The toy is a pretend car steering wheel that attributes different sounds with the images, and lights on the toy. There are three different sound settings on the left side one that plays musical notes, another that makes animal sounds, and the last one making car noises. After the sound is played a voice comes on, and says what the sound is coming from. It has a lot to offer with seven different sections to explore each having three different sound options. The manufacturer has the toy listed for ages six months to three years of age, and claims that it teaches them daily life, colors, fine motor skills, and pretend play. I like the toy because you have to know which setting you want to get the desired noises to appear and you are attributing sounds with visual aids. Plus it is not that large of a toy so if the child wants to drive just like you in the car it wouldn’t be too hard to make it work in a safe way just be sure the batteries are not in it.
I read an interesting article titled “The Role of Context in the Categorization of Hybrid Toy Stimuli by 18-Month-Olds”. In their study they wanted to see if the infants could categorize hybrid toys into groups. They took several different toy bases such as a car, an animal, or a doll having each child play with them. They hinted at how to play with the toys like spinning the cars wheels, having the dolls or animals walk along the surface. Then they revealed the second part of the experiment where they had what they referred to as hybrid toys where they gave the cars legs, or the others wheels seeing if the child would be able to categorize it with the previous set of toys. In the end the infants were able to categorize the hybrid toys with previous groups they were playing with. I liked this article because the turn and learn toy is basically a hybrid in itself. What I mean by this is with the different settings for the sounds you are doing the same hand motions on the toy, but getting different outcomes. If you can categorize the outcomes with what you are doing you would in theory be learning each different outcome for that specific button/lever.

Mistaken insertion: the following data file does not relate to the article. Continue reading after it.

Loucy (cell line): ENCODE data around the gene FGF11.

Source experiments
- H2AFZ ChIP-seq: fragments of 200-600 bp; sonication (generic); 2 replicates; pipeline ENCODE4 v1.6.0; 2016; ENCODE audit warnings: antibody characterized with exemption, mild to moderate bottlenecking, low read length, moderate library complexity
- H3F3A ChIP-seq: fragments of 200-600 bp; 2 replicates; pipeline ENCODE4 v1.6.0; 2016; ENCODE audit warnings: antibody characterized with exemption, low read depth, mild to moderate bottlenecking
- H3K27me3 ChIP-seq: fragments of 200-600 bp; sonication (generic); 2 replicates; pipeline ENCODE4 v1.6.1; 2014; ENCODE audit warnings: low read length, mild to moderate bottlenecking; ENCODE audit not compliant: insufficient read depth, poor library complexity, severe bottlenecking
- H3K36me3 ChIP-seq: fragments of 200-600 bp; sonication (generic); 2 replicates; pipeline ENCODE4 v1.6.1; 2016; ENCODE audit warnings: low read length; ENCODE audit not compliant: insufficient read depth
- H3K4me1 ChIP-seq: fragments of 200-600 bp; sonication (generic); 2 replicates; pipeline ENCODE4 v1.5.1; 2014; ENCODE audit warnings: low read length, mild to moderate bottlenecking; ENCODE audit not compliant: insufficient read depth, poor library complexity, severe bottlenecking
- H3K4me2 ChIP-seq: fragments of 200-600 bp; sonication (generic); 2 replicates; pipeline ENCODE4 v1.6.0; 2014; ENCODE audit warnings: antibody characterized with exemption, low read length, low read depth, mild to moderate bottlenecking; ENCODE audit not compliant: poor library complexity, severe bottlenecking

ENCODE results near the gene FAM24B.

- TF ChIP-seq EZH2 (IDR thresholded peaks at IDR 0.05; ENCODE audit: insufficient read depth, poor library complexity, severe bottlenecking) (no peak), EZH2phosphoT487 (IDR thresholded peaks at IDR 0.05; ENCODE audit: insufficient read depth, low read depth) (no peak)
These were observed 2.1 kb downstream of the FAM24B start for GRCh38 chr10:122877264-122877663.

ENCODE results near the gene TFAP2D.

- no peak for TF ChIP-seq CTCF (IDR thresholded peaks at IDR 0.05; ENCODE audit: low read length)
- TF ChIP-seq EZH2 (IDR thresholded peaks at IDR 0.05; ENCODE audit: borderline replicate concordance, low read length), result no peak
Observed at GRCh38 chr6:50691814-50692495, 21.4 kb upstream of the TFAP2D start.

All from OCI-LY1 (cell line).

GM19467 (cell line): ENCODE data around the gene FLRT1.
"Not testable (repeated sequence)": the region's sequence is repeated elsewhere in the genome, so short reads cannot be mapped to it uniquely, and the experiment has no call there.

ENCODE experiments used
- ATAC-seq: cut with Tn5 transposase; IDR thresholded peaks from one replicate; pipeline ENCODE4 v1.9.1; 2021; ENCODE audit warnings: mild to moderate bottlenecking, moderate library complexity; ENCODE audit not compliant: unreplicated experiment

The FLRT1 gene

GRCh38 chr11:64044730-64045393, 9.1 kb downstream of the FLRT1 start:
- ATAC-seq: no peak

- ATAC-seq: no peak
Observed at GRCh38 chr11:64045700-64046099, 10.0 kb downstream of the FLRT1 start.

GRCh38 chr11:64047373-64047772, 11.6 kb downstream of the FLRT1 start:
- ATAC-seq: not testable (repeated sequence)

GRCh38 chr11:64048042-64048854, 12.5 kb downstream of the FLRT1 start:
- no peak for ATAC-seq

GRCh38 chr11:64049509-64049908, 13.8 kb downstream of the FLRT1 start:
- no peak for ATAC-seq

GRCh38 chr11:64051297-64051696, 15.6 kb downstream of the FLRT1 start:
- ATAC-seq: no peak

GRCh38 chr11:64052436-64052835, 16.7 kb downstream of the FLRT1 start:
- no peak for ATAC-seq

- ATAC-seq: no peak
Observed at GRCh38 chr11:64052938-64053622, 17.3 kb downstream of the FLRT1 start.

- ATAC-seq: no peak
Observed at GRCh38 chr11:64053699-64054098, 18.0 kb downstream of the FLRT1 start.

In conclusion I think this is a good educational toy for an infant. It will help them to learn colors, objects, and help fine tune motor functions. It supports the manufacturer’s target areas of learning, and more. The parents may not like the idea of having the ignition key being a volume controller that the infant has access to, but it is fun for the child to be able to identify different levels of sound volume. Possible harm that I can see from this product would be along the lines of you have the basic needs to pass your Utah drivers ed test with this toy, but that isn’t the toys fault.
Bornstein, M.H., Arterberry, M.E., & Lamb, M.E. (2014). Development in Infancy. New York, NY; Psychology Press.
Mareschal, D. & Tan, S.H.(2008). The Role of Context in the Categorization of Hybrid Toy Stimuli by 18-Month-Olds. Taylor & Francis Group. LLC Psychology Press; Infancy, 13(6), 620-639